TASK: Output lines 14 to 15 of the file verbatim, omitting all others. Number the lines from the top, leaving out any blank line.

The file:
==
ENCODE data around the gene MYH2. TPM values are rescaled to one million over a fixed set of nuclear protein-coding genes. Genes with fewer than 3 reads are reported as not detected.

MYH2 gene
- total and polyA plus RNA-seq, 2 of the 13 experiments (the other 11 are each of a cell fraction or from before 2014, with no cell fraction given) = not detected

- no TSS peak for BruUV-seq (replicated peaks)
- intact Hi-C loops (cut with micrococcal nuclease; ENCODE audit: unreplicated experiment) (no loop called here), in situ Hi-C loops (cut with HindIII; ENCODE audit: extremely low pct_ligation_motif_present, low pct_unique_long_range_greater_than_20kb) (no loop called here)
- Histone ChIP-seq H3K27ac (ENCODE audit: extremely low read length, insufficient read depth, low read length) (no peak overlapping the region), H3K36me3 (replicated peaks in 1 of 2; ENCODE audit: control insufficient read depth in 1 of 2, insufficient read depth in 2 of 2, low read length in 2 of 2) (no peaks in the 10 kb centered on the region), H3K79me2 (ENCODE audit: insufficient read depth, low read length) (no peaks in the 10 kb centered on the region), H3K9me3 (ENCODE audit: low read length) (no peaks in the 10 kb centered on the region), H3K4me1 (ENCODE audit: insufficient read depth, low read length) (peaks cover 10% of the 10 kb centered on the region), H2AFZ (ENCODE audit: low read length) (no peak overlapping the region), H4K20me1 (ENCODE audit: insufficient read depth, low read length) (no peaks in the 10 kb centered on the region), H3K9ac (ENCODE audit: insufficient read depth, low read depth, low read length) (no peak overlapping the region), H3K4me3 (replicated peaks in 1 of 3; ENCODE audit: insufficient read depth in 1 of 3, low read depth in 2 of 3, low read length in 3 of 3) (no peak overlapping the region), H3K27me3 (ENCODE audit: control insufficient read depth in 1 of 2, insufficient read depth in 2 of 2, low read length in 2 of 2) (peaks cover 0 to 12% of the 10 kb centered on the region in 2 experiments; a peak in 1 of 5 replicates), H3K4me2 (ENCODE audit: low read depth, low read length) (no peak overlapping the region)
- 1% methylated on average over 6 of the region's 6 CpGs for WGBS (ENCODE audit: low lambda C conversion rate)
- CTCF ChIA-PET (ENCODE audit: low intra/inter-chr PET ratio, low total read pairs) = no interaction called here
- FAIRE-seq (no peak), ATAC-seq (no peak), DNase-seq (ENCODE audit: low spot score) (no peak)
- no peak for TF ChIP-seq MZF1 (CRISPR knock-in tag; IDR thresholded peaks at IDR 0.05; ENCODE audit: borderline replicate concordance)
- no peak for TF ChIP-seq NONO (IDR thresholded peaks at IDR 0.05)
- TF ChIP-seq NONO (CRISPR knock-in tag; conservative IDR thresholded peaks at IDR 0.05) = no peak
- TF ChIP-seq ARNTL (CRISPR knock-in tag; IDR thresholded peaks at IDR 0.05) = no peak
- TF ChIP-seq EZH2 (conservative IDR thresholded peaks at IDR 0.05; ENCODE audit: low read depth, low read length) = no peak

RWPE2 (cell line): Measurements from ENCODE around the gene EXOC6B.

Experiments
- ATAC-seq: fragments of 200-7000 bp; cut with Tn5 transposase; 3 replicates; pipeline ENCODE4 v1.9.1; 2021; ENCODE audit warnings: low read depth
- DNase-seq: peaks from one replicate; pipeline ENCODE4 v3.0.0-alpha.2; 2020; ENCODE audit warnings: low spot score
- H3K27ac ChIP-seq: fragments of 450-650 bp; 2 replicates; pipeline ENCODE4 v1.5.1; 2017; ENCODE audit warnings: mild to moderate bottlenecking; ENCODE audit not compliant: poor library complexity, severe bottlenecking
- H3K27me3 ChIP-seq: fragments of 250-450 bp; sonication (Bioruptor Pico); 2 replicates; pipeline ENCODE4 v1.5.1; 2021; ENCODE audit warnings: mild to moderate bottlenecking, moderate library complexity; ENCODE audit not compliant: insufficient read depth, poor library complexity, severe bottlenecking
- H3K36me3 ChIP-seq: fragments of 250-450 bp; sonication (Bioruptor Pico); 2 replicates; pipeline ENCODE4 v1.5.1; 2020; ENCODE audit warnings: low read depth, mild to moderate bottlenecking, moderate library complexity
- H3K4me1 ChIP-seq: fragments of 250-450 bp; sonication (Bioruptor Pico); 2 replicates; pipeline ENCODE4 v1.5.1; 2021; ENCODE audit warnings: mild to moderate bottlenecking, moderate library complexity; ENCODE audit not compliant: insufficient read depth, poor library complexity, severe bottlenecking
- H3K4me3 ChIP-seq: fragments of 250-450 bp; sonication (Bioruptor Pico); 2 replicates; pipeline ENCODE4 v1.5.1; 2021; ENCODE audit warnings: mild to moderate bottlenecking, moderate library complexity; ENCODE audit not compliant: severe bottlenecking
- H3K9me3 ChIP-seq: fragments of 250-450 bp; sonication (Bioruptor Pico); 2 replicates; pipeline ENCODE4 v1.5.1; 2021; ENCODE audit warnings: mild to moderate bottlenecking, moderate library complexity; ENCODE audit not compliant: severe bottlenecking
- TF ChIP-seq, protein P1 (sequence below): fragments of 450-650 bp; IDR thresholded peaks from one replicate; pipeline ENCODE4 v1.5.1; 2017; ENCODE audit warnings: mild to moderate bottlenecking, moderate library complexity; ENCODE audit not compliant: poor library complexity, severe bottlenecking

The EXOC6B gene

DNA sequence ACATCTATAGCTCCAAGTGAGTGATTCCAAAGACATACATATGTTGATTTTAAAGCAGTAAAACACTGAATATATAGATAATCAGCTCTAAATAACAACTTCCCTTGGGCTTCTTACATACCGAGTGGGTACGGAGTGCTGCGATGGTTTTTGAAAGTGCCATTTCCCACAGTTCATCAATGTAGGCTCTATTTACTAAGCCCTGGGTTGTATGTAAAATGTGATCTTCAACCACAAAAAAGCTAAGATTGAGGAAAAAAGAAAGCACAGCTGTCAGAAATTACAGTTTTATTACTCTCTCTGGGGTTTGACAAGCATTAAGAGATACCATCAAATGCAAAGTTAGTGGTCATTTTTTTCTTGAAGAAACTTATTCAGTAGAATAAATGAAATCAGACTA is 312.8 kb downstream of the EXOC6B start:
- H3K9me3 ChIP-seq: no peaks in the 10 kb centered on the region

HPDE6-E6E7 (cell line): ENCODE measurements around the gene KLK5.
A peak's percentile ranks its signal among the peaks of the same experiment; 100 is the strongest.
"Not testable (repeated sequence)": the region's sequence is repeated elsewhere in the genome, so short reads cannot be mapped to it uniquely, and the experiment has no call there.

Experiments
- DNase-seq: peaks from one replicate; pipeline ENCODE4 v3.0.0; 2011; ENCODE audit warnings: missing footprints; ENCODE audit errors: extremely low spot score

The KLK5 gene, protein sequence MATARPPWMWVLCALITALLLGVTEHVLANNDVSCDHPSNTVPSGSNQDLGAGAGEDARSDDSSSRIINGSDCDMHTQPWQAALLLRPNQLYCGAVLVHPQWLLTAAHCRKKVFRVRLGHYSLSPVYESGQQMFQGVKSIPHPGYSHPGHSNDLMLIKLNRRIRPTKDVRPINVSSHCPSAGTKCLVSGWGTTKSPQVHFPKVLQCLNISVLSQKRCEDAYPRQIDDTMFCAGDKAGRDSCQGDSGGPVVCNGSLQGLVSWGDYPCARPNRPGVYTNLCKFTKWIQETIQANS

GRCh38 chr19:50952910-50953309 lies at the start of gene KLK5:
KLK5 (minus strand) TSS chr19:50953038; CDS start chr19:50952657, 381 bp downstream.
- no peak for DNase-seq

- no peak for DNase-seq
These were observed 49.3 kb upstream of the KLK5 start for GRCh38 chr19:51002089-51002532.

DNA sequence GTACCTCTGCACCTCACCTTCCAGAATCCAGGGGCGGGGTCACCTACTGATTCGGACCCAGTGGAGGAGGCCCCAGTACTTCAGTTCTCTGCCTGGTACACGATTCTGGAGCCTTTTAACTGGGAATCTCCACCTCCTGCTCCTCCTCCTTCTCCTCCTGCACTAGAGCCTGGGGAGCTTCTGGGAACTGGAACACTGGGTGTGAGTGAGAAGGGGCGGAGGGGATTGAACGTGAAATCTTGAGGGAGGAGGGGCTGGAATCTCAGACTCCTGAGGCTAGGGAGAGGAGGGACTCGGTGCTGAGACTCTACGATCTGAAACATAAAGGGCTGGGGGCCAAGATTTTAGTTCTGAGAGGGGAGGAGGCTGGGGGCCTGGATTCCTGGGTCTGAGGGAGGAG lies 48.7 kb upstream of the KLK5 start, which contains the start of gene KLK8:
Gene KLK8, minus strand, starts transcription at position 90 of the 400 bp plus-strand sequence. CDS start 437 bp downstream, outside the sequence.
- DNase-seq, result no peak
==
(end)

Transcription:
- TF ChIP-seq EZH2 (conservative IDR thresholded peaks at IDR 0.05; ENCODE audit: low read depth, low read length) = no peak

RWPE2 (cell line): Measurements from ENCODE around the gene EXOC6B.